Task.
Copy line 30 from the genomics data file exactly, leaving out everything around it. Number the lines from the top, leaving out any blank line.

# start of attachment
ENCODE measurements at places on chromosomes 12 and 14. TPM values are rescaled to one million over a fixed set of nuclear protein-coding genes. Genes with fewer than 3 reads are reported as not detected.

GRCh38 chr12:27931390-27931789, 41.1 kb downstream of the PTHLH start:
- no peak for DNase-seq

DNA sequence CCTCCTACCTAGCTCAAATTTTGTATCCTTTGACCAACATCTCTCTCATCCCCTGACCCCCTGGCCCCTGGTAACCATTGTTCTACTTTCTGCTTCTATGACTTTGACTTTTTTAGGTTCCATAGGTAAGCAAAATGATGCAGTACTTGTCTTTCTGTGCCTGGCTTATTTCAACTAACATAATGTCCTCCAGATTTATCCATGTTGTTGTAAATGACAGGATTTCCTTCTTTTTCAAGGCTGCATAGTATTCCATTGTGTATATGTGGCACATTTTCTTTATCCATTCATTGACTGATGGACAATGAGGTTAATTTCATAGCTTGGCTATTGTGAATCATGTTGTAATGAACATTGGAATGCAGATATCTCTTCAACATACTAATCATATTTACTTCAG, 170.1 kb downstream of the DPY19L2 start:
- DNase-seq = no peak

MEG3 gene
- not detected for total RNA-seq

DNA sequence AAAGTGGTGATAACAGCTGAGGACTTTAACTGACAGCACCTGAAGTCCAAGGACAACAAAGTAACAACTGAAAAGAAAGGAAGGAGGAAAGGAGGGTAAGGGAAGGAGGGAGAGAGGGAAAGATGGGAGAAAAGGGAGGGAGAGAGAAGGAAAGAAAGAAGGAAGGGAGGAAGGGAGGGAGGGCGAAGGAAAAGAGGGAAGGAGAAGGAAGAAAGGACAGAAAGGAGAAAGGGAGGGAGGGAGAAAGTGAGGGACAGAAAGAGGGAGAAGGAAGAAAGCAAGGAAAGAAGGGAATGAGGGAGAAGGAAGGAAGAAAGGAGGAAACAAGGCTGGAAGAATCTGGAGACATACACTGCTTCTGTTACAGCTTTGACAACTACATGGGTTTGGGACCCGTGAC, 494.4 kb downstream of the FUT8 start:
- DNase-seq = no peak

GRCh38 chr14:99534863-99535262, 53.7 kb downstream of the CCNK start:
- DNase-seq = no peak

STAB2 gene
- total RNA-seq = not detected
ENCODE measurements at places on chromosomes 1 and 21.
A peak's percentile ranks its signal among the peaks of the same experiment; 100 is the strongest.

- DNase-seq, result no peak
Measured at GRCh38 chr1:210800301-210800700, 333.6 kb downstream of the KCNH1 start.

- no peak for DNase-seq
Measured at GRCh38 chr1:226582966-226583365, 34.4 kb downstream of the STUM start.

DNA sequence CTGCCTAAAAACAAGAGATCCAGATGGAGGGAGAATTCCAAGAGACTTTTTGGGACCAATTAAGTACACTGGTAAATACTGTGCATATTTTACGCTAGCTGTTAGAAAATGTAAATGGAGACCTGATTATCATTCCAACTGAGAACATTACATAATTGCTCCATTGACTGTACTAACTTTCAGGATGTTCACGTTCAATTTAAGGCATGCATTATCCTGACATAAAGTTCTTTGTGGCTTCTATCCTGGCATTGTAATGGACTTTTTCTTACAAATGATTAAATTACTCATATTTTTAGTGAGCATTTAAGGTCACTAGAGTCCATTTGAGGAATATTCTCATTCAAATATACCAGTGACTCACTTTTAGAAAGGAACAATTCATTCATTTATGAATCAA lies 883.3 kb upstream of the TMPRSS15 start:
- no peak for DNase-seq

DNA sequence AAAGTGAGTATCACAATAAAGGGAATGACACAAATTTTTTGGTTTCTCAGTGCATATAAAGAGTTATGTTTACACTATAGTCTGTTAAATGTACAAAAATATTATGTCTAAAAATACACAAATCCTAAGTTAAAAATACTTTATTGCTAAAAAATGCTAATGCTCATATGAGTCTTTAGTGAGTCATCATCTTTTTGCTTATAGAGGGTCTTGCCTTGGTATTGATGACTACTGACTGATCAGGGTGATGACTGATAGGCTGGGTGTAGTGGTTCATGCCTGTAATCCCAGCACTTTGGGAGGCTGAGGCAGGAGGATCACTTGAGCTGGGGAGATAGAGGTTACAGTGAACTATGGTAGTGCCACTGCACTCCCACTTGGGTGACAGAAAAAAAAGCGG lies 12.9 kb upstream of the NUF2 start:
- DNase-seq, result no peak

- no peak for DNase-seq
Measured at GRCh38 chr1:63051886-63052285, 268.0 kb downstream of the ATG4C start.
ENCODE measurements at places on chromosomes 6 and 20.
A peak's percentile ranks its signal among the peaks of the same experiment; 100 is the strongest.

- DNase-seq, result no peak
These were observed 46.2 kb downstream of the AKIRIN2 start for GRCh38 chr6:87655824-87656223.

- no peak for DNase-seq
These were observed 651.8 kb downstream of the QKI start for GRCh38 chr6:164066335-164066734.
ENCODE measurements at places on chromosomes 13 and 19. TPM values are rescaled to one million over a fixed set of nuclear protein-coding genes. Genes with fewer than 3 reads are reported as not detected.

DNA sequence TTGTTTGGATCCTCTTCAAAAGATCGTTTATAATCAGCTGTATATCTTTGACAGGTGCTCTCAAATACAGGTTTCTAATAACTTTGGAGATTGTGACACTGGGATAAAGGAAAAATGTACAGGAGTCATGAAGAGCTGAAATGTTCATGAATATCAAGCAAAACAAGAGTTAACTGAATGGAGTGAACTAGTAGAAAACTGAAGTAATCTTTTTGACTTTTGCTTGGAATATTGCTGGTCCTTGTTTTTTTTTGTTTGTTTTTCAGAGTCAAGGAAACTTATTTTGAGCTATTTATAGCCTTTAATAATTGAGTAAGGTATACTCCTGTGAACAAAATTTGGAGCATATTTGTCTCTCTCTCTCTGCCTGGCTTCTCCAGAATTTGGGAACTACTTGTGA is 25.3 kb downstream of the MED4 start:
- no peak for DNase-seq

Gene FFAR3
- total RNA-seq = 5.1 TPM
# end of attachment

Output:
- no peak for DNase-seq